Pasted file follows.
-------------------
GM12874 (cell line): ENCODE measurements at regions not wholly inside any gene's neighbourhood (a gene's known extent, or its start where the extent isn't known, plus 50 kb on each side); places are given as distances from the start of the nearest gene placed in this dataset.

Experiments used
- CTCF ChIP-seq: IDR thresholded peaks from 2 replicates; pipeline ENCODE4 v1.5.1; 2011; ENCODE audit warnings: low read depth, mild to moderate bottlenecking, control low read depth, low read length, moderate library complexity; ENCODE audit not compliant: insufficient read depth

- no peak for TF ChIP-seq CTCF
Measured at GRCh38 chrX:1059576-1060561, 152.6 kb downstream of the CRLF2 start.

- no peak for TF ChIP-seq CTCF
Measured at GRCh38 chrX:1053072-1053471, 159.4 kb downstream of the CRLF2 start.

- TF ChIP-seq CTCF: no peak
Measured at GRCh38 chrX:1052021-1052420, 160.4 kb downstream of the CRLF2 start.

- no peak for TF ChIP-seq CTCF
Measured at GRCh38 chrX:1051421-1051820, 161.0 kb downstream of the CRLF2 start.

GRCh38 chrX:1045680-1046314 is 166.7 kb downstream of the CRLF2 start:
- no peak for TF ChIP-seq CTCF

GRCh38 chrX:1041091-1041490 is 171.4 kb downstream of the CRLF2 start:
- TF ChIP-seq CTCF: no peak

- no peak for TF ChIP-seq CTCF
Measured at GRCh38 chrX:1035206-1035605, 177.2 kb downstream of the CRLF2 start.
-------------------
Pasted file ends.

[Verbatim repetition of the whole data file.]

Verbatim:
GM12874 (cell line): ENCODE measurements at regions not wholly inside any gene's neighbourhood (a gene's known extent, or its start where the extent isn't known, plus 50 kb on each side); places are given as distances from the start of the nearest gene placed in this dataset.

Experiments used
- CTCF ChIP-seq: IDR thresholded peaks from 2 replicates; pipeline ENCODE4 v1.5.1; 2011; ENCODE audit warnings: low read depth, mild to moderate bottlenecking, control low read depth, low read length, moderate library complexity; ENCODE audit not compliant: insufficient read depth

- no peak for TF ChIP-seq CTCF
Measured at GRCh38 chrX:1059576-1060561, 152.6 kb downstream of the CRLF2 start.

- no peak for TF ChIP-seq CTCF
Measured at GRCh38 chrX:1053072-1053471, 159.4 kb downstream of the CRLF2 start.

- TF ChIP-seq CTCF: no peak
Measured at GRCh38 chrX:1052021-1052420, 160.4 kb downstream of the CRLF2 start.

- no peak for TF ChIP-seq CTCF
Measured at GRCh38 chrX:1051421-1051820, 161.0 kb downstream of the CRLF2 start.

GRCh38 chrX:1045680-1046314 is 166.7 kb downstream of the CRLF2 start:
- no peak for TF ChIP-seq CTCF

GRCh38 chrX:1041091-1041490 is 171.4 kb downstream of the CRLF2 start:
- TF ChIP-seq CTCF: no peak

- no peak for TF ChIP-seq CTCF
Measured at GRCh38 chrX:1035206-1035605, 177.2 kb downstream of the CRLF2 start.